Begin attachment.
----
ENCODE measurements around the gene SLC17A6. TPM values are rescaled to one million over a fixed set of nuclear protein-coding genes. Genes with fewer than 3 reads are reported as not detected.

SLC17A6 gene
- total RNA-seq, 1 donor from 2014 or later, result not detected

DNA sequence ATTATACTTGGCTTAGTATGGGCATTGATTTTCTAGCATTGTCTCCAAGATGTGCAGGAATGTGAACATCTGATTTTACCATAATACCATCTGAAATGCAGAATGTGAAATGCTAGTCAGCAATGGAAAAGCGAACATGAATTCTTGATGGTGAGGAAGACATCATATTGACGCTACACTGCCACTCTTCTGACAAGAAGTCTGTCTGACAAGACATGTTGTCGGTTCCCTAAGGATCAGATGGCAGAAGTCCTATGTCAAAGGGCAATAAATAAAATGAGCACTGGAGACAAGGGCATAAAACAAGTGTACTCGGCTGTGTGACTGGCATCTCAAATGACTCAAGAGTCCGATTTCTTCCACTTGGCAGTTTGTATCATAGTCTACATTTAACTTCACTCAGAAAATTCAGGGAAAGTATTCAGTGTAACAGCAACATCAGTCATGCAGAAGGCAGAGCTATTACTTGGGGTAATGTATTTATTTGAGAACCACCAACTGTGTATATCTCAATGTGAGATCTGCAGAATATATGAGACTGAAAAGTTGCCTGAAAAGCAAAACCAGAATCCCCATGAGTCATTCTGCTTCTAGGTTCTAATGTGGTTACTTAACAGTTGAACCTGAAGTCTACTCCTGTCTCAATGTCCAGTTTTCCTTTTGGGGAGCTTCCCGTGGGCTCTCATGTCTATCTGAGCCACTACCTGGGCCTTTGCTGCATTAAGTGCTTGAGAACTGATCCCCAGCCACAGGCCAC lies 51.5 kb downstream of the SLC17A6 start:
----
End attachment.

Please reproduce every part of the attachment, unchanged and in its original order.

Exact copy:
ENCODE measurements around the gene SLC17A6. TPM values are rescaled to one million over a fixed set of nuclear protein-coding genes. Genes with fewer than 3 reads are reported as not detected.

SLC17A6 gene
- total RNA-seq, 1 donor from 2014 or later, result not detected

DNA sequence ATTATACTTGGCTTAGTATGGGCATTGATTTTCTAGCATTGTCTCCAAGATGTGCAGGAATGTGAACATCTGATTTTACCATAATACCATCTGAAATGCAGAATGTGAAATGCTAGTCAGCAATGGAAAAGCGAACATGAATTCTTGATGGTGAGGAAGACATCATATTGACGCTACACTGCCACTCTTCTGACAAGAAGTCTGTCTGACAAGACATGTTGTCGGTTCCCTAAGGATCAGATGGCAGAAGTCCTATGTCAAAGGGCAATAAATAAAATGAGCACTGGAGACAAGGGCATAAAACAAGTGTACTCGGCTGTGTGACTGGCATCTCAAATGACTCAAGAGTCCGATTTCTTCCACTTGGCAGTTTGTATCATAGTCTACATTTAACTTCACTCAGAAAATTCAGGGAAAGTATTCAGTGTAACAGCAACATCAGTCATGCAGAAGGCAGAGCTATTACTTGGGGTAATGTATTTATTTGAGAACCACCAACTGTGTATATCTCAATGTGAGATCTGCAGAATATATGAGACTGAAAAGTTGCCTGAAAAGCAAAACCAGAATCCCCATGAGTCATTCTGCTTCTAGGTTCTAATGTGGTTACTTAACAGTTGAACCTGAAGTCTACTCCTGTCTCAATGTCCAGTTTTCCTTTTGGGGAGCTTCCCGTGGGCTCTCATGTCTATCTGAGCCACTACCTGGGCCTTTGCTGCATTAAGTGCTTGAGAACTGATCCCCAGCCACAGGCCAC lies 51.5 kb downstream of the SLC17A6 start: